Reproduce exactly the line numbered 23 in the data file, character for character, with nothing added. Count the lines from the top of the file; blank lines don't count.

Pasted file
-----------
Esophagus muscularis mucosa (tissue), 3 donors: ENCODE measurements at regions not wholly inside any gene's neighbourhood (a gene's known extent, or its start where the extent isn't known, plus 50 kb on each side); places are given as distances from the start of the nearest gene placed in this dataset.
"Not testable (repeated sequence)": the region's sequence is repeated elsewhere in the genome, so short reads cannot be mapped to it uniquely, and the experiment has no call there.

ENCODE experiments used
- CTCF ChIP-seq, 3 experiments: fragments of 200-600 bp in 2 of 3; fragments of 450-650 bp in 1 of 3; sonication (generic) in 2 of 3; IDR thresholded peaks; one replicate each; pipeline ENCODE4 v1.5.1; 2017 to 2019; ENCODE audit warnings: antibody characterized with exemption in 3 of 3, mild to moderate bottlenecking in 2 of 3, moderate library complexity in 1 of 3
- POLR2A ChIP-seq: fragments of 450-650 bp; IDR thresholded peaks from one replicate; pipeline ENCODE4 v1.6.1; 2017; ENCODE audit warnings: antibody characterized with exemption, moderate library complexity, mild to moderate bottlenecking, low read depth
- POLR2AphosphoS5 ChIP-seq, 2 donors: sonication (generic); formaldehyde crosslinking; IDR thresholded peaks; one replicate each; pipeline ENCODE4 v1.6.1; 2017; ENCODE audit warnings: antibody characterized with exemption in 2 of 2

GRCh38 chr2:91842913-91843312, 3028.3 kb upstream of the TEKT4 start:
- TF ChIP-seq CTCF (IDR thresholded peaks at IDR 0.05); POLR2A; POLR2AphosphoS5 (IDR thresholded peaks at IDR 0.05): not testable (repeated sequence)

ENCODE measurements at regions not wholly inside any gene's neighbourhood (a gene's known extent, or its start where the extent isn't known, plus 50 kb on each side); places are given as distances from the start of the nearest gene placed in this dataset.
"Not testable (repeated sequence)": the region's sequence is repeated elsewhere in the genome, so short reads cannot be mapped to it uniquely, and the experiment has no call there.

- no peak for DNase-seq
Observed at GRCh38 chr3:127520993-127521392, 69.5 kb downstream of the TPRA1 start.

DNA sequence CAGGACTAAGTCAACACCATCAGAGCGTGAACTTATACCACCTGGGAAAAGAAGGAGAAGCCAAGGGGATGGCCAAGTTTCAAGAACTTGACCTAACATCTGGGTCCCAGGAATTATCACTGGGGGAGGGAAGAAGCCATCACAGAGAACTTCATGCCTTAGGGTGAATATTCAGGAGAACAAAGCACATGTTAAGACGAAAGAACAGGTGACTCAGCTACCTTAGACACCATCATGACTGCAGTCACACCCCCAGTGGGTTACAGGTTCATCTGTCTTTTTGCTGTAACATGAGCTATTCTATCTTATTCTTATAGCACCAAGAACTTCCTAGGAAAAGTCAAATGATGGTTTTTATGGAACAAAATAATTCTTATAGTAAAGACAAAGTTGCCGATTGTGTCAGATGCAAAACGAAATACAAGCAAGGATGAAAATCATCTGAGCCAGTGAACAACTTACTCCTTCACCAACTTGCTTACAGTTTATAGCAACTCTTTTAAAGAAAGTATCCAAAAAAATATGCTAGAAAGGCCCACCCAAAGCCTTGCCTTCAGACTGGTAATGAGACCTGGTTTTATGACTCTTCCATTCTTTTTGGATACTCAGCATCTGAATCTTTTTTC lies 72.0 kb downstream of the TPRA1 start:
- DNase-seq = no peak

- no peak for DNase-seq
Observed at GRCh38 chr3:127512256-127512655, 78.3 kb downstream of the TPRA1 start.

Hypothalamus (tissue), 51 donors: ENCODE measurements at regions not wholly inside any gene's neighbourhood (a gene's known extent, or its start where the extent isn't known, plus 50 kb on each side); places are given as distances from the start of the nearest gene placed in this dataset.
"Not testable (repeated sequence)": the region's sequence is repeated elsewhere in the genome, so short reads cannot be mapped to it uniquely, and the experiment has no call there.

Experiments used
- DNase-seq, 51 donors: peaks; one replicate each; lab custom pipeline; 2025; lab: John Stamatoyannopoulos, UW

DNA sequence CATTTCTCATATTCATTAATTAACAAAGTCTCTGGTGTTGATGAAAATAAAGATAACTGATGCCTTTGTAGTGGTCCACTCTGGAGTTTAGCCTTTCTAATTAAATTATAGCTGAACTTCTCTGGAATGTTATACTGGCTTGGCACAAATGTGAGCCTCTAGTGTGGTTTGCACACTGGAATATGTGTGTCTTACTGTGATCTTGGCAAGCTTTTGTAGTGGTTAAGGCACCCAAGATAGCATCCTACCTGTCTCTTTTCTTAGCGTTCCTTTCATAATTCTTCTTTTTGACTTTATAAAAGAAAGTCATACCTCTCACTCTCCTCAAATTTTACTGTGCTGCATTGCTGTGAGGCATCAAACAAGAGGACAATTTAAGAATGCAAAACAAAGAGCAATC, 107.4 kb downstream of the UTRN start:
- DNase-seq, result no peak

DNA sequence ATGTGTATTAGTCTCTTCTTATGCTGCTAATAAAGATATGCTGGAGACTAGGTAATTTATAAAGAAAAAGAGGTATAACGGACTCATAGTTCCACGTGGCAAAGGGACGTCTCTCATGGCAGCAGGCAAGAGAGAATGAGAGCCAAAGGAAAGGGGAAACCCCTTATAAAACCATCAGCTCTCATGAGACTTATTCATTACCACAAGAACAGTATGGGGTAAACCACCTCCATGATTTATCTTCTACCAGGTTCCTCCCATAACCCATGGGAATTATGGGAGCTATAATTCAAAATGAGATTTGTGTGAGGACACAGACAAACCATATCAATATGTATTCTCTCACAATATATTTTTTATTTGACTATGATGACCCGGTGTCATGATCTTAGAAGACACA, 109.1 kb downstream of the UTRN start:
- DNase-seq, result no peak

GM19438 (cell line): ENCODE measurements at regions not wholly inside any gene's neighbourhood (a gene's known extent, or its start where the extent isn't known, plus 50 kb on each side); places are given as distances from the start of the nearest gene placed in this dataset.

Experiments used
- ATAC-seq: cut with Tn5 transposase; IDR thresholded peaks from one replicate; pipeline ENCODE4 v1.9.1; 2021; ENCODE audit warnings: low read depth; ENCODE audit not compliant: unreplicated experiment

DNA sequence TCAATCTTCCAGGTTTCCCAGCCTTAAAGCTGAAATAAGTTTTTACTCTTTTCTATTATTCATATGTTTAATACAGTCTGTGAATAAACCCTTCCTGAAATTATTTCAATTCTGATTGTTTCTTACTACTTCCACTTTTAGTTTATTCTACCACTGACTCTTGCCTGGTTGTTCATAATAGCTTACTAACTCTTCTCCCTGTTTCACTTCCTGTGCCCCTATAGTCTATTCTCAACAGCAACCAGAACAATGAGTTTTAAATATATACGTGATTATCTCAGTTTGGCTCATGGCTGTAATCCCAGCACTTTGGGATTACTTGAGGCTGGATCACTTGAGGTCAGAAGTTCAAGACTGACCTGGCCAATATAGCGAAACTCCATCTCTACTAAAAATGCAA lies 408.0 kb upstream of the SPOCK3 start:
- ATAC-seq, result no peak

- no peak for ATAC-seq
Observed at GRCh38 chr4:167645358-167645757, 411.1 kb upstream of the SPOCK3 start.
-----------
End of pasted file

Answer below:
DNA sequence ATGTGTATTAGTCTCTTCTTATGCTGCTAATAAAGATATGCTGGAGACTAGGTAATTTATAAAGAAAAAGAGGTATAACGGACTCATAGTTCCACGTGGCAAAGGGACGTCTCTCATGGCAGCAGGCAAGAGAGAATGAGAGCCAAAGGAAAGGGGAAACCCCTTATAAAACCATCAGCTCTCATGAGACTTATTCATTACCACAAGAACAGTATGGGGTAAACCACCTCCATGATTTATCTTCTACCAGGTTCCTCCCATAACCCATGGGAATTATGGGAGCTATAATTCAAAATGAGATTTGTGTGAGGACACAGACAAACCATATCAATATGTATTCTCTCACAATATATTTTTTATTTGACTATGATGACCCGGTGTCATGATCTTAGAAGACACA, 109.1 kb downstream of the UTRN start: